"If you were anticipating audacious swerves into grindcore, drill, chillwave or ragga, then, as Obi-Wan Gallagher sings, these are not the droids you're looking for": Relax lads, Liam Gallagher John Squire is the Brit-Bloke audio catnip you expected

'Madchester' indie legends Liam Gallagher and John Squire pair up for hugely predictable, moderately fun and entertainingly spiky pastiche of former glories

Liam Gallagher & John Squire cover art
(Image: © Parlophone)

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"Mad as fuck". This was Liam Gallagher's succinct review of AISIS, the AI-generated 'alternate reality concept album' conceived by British indie band Breezer last year as an approximation of how a reformed Oasis might sound in 2023. "It’s better than all the other snizzle out there", he added on Twitter, a rather damning critique on the state of British music doubtless shared by the countless legions of Pretty Green-clad Wellends who've propped up the singer's post-Oasis solo career. One year on, it'll be fascinating to hear the singer's verdict on this, THE STONE RAISES, a similarly reverential project conceived by two cheeky Mancunian upstarts aiming to recapture the spirit and swagger of the iconic band who changed the teenage Liam Gallagher's life, were they to exist in the present tense.

We jest, of course. Liam Gallagher John Squire is the much-hyped debut collaborative album between Oasis' former frontman and The Stone Roses' former guitarist, an alliance three decades in the making, the two musicians having first met in Monmouth, Wales in 1994: Oasis were beginning work on Definitely Maybe as The Stone Roses toiled upon the under-rated The Second Coming. And we already know Liam Gallagher's verdict: this 10-song collection, he has already confidently stated, will "blow your mind". While less-invested early reviews of the album have been rather more measured, the critical consensus seems to be that the album is the best work that either man has done in decades which, frankly, isn't exactly the highest bar ever set.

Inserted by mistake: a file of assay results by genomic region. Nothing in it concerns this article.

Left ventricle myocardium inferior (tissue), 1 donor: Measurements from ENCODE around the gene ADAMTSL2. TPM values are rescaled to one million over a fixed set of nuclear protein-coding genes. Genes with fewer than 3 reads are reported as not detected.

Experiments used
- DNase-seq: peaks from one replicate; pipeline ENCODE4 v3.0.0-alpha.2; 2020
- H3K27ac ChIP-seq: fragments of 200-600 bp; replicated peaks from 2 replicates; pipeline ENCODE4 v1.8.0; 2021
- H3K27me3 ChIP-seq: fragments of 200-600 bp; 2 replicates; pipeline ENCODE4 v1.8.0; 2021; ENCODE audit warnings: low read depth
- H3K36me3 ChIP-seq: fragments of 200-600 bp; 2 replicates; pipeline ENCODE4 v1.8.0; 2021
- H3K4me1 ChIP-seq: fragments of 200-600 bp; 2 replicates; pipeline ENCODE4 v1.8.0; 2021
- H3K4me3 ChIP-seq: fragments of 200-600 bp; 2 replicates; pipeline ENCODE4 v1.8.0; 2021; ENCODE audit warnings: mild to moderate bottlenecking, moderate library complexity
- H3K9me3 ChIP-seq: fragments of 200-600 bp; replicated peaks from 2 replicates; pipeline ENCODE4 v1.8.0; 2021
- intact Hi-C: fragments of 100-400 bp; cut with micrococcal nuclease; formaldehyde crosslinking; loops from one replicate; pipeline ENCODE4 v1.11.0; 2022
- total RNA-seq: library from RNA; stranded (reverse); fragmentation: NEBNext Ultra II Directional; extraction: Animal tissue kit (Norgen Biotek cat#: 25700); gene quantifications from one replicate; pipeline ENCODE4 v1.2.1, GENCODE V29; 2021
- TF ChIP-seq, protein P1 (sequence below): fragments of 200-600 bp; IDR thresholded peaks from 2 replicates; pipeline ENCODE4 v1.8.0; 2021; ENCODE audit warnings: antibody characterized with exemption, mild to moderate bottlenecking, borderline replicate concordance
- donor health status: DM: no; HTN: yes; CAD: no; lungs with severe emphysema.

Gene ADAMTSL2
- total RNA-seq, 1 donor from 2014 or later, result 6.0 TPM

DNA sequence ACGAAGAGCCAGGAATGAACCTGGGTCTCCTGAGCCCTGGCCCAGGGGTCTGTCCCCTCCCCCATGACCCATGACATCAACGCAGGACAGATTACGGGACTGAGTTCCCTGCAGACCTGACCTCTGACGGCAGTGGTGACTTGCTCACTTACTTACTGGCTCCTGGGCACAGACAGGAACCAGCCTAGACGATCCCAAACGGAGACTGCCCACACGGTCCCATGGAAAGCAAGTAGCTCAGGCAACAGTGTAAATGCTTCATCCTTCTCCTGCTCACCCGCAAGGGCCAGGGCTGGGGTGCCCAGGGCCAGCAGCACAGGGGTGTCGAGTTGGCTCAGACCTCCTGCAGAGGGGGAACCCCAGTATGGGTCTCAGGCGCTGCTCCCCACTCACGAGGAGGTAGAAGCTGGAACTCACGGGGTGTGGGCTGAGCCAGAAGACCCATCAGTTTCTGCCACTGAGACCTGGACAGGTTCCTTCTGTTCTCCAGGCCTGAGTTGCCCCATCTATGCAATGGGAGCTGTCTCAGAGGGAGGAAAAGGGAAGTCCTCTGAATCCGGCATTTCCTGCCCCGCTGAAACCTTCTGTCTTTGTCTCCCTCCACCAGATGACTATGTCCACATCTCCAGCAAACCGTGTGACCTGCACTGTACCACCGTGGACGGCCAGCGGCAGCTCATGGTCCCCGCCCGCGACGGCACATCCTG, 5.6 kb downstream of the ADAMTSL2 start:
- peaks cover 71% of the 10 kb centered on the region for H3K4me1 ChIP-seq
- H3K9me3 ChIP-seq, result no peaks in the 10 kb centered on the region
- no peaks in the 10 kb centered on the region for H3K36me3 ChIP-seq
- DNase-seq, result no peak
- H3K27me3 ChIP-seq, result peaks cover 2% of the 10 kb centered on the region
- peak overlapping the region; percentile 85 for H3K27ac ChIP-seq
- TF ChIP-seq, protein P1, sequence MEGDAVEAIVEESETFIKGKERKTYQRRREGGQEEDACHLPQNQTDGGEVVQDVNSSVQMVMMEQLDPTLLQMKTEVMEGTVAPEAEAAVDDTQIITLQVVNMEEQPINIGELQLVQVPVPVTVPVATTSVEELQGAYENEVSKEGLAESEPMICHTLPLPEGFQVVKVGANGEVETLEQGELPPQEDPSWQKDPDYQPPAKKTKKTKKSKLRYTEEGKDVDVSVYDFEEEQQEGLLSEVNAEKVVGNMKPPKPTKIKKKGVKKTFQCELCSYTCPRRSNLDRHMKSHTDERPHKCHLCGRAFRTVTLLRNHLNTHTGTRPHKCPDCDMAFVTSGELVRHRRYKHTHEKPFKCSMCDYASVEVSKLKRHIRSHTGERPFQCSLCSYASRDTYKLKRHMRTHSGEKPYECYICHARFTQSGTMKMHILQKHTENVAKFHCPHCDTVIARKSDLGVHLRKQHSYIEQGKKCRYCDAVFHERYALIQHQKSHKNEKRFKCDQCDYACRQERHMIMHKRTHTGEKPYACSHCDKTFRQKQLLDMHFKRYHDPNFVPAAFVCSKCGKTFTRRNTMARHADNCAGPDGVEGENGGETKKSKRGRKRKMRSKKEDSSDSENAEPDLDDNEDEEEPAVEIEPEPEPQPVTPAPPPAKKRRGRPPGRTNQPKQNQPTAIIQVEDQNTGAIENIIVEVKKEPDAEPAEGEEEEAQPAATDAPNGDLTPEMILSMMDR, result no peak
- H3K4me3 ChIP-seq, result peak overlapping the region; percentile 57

Even if you haven't heard the album's lead-off single Just Another Rainbow - which reached the heady heights of number 16 in the national charts in January - or its follow-up Mars To Liverpool, you already know exactly what Liam Gallagher John Squire sounds like: The Beatles essentially, with a sprinkling of Led Zeppelin, a dash of 1960s US west coast psychedelia, and a nod and a wink to The Who, Small Faces, Slade and the Sex Pistols. To borrow an advertising slogan from another great British institution, it does exactly what it says on the tin, so if you were anticipating the duo taking any audacious swerves into grindcore, drill, chillwave or ragga then, to quote a line from Obi-Wan Gallagher on the Brit-Blues trudge of I'm A Wheel, "These are not the droids you're looking for." If, however, you're craving some mildly raucous Dad Rock with space for Jools Holland to add some boogie-woogie piano on their inevitable Later... appearance, here, friends, is the sonic catnip you've been waiting for. And, approached with these limited expectations, it's all rather fun.